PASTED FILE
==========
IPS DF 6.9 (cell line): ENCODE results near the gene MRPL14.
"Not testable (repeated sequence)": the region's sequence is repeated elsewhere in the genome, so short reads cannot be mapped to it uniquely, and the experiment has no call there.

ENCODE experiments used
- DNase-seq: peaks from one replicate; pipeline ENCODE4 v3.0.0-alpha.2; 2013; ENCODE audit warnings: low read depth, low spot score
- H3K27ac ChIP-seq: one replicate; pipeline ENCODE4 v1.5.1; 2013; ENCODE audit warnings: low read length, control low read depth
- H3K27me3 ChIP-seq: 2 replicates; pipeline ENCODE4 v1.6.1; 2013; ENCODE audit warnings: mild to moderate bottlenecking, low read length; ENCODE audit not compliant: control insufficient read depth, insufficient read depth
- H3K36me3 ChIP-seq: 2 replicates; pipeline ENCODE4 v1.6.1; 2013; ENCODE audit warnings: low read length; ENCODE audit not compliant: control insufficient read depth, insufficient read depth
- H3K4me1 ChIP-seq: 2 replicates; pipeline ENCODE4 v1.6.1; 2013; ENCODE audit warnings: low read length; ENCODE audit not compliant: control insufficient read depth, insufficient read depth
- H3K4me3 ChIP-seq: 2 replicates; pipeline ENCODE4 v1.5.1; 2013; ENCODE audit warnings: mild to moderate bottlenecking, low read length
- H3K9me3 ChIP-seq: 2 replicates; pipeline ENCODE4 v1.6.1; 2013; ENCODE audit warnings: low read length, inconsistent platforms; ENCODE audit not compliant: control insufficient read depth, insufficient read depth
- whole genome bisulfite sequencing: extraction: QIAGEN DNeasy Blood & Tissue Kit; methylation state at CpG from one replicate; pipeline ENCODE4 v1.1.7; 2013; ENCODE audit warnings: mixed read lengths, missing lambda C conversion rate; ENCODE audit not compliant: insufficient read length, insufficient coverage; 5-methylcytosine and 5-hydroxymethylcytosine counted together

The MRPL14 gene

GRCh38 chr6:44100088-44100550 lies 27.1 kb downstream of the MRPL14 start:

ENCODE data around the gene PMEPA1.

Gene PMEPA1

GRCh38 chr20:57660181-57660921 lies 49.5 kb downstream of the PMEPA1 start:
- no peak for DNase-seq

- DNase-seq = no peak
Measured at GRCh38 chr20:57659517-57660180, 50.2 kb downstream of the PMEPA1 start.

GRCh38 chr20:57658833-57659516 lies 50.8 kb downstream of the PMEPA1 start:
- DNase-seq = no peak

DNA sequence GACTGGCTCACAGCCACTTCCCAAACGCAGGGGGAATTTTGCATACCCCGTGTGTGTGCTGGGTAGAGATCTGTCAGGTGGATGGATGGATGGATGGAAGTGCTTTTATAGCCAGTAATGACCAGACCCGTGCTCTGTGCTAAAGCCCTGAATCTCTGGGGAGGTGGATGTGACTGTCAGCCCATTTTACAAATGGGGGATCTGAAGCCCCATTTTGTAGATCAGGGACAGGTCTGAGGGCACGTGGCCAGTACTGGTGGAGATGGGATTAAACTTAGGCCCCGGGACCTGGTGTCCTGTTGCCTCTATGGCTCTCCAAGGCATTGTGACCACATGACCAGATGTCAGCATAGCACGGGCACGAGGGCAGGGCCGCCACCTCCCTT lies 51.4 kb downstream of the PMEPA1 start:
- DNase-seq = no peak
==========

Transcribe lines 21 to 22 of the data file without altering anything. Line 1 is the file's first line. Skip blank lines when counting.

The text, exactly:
- DNase-seq = no peak

DNA sequence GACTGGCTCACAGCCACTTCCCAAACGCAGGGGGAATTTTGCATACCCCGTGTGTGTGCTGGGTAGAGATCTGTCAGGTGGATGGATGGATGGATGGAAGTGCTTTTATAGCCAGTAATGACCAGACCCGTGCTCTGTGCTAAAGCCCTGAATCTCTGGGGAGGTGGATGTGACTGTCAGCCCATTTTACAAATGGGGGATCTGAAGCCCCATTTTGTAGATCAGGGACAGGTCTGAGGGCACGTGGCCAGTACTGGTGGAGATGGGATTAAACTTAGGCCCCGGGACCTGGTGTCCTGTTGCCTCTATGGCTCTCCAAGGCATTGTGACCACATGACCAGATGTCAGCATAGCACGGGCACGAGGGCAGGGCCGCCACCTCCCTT lies 51.4 kb downstream of the PMEPA1 start: